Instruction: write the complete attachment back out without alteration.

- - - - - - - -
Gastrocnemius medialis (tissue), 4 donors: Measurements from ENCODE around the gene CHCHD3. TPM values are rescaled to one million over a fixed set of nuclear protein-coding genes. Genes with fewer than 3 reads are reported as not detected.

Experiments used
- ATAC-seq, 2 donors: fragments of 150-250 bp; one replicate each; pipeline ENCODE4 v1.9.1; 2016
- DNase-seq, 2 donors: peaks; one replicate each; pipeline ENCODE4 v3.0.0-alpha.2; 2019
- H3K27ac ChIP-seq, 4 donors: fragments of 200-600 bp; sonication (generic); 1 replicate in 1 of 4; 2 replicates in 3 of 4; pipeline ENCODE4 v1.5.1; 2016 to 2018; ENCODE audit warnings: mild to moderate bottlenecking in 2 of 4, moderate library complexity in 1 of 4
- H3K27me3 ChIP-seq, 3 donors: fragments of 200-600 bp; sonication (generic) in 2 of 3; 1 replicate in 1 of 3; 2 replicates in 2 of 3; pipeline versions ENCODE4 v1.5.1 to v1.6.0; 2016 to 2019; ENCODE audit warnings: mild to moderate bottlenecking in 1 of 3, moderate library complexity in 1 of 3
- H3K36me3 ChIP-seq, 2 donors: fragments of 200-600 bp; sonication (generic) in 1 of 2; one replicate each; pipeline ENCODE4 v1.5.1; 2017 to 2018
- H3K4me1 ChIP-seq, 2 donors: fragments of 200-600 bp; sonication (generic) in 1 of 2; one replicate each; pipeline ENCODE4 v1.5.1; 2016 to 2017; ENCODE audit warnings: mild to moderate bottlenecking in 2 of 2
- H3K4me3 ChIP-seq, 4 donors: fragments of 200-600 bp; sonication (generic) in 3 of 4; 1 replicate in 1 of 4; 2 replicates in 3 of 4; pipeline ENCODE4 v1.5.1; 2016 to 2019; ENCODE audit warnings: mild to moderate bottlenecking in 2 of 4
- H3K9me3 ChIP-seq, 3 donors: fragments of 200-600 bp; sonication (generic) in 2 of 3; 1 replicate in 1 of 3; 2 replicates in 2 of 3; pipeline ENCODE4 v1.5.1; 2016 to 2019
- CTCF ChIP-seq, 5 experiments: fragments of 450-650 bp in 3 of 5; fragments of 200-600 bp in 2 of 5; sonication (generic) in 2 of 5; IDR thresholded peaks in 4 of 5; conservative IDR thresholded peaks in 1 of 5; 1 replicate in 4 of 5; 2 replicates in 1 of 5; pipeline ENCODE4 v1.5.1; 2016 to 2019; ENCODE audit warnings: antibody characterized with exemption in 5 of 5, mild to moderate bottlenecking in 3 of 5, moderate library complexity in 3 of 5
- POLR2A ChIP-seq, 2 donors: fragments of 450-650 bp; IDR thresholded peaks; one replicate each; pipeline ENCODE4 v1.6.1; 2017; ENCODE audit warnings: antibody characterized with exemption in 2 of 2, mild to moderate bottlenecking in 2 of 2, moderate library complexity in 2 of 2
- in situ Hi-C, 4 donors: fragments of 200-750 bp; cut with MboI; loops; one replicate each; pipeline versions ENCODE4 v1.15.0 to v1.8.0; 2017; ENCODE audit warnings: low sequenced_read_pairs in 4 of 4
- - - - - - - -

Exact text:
Gastrocnemius medialis (tissue), 4 donors: Measurements from ENCODE around the gene CHCHD3. TPM values are rescaled to one million over a fixed set of nuclear protein-coding genes. Genes with fewer than 3 reads are reported as not detected.

Experiments used
- ATAC-seq, 2 donors: fragments of 150-250 bp; one replicate each; pipeline ENCODE4 v1.9.1; 2016
- DNase-seq, 2 donors: peaks; one replicate each; pipeline ENCODE4 v3.0.0-alpha.2; 2019
- H3K27ac ChIP-seq, 4 donors: fragments of 200-600 bp; sonication (generic); 1 replicate in 1 of 4; 2 replicates in 3 of 4; pipeline ENCODE4 v1.5.1; 2016 to 2018; ENCODE audit warnings: mild to moderate bottlenecking in 2 of 4, moderate library complexity in 1 of 4
- H3K27me3 ChIP-seq, 3 donors: fragments of 200-600 bp; sonication (generic) in 2 of 3; 1 replicate in 1 of 3; 2 replicates in 2 of 3; pipeline versions ENCODE4 v1.5.1 to v1.6.0; 2016 to 2019; ENCODE audit warnings: mild to moderate bottlenecking in 1 of 3, moderate library complexity in 1 of 3
- H3K36me3 ChIP-seq, 2 donors: fragments of 200-600 bp; sonication (generic) in 1 of 2; one replicate each; pipeline ENCODE4 v1.5.1; 2017 to 2018
- H3K4me1 ChIP-seq, 2 donors: fragments of 200-600 bp; sonication (generic) in 1 of 2; one replicate each; pipeline ENCODE4 v1.5.1; 2016 to 2017; ENCODE audit warnings: mild to moderate bottlenecking in 2 of 2
- H3K4me3 ChIP-seq, 4 donors: fragments of 200-600 bp; sonication (generic) in 3 of 4; 1 replicate in 1 of 4; 2 replicates in 3 of 4; pipeline ENCODE4 v1.5.1; 2016 to 2019; ENCODE audit warnings: mild to moderate bottlenecking in 2 of 4
- H3K9me3 ChIP-seq, 3 donors: fragments of 200-600 bp; sonication (generic) in 2 of 3; 1 replicate in 1 of 3; 2 replicates in 2 of 3; pipeline ENCODE4 v1.5.1; 2016 to 2019
- CTCF ChIP-seq, 5 experiments: fragments of 450-650 bp in 3 of 5; fragments of 200-600 bp in 2 of 5; sonication (generic) in 2 of 5; IDR thresholded peaks in 4 of 5; conservative IDR thresholded peaks in 1 of 5; 1 replicate in 4 of 5; 2 replicates in 1 of 5; pipeline ENCODE4 v1.5.1; 2016 to 2019; ENCODE audit warnings: antibody characterized with exemption in 5 of 5, mild to moderate bottlenecking in 3 of 5, moderate library complexity in 3 of 5
- POLR2A ChIP-seq, 2 donors: fragments of 450-650 bp; IDR thresholded peaks; one replicate each; pipeline ENCODE4 v1.6.1; 2017; ENCODE audit warnings: antibody characterized with exemption in 2 of 2, mild to moderate bottlenecking in 2 of 2, moderate library complexity in 2 of 2
- in situ Hi-C, 4 donors: fragments of 200-750 bp; cut with MboI; loops; one replicate each; pipeline versions ENCODE4 v1.15.0 to v1.8.0; 2017; ENCODE audit warnings: low sequenced_read_pairs in 4 of 4